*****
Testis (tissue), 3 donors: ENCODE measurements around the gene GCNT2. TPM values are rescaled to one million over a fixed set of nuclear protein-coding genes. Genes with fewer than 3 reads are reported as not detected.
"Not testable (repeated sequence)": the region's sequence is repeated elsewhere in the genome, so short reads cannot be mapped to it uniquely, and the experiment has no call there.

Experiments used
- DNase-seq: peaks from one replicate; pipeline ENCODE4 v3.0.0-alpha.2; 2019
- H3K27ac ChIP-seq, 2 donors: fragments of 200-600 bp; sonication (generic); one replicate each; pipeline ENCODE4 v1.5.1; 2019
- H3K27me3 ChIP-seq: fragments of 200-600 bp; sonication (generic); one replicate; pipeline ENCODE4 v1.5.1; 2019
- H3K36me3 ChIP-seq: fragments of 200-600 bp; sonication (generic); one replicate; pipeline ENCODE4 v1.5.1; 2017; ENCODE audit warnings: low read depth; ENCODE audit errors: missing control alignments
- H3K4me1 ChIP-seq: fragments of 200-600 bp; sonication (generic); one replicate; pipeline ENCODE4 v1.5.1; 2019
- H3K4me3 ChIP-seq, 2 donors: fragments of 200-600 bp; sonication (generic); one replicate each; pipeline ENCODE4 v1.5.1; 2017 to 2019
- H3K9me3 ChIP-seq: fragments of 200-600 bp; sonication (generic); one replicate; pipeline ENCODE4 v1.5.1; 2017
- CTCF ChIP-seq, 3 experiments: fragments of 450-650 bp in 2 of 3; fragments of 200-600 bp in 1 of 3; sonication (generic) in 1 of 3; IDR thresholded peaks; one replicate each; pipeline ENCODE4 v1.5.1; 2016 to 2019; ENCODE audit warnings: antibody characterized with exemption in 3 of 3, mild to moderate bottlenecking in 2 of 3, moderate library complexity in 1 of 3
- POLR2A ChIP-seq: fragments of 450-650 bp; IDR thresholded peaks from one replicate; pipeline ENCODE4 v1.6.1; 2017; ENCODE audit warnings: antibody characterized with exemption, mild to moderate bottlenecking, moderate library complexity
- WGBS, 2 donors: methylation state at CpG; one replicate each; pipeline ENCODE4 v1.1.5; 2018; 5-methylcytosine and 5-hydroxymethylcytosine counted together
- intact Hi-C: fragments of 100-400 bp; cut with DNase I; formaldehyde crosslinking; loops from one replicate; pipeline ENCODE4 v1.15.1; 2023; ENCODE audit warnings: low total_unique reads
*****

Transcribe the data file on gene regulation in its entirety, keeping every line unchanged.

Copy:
Testis (tissue), 3 donors: ENCODE measurements around the gene GCNT2. TPM values are rescaled to one million over a fixed set of nuclear protein-coding genes. Genes with fewer than 3 reads are reported as not detected.
"Not testable (repeated sequence)": the region's sequence is repeated elsewhere in the genome, so short reads cannot be mapped to it uniquely, and the experiment has no call there.

Experiments used
- DNase-seq: peaks from one replicate; pipeline ENCODE4 v3.0.0-alpha.2; 2019
- H3K27ac ChIP-seq, 2 donors: fragments of 200-600 bp; sonication (generic); one replicate each; pipeline ENCODE4 v1.5.1; 2019
- H3K27me3 ChIP-seq: fragments of 200-600 bp; sonication (generic); one replicate; pipeline ENCODE4 v1.5.1; 2019
- H3K36me3 ChIP-seq: fragments of 200-600 bp; sonication (generic); one replicate; pipeline ENCODE4 v1.5.1; 2017; ENCODE audit warnings: low read depth; ENCODE audit errors: missing control alignments
- H3K4me1 ChIP-seq: fragments of 200-600 bp; sonication (generic); one replicate; pipeline ENCODE4 v1.5.1; 2019
- H3K4me3 ChIP-seq, 2 donors: fragments of 200-600 bp; sonication (generic); one replicate each; pipeline ENCODE4 v1.5.1; 2017 to 2019
- H3K9me3 ChIP-seq: fragments of 200-600 bp; sonication (generic); one replicate; pipeline ENCODE4 v1.5.1; 2017
- CTCF ChIP-seq, 3 experiments: fragments of 450-650 bp in 2 of 3; fragments of 200-600 bp in 1 of 3; sonication (generic) in 1 of 3; IDR thresholded peaks; one replicate each; pipeline ENCODE4 v1.5.1; 2016 to 2019; ENCODE audit warnings: antibody characterized with exemption in 3 of 3, mild to moderate bottlenecking in 2 of 3, moderate library complexity in 1 of 3
- POLR2A ChIP-seq: fragments of 450-650 bp; IDR thresholded peaks from one replicate; pipeline ENCODE4 v1.6.1; 2017; ENCODE audit warnings: antibody characterized with exemption, mild to moderate bottlenecking, moderate library complexity
- WGBS, 2 donors: methylation state at CpG; one replicate each; pipeline ENCODE4 v1.1.5; 2018; 5-methylcytosine and 5-hydroxymethylcytosine counted together
- intact Hi-C: fragments of 100-400 bp; cut with DNase I; formaldehyde crosslinking; loops from one replicate; pipeline ENCODE4 v1.15.1; 2023; ENCODE audit warnings: low total_unique reads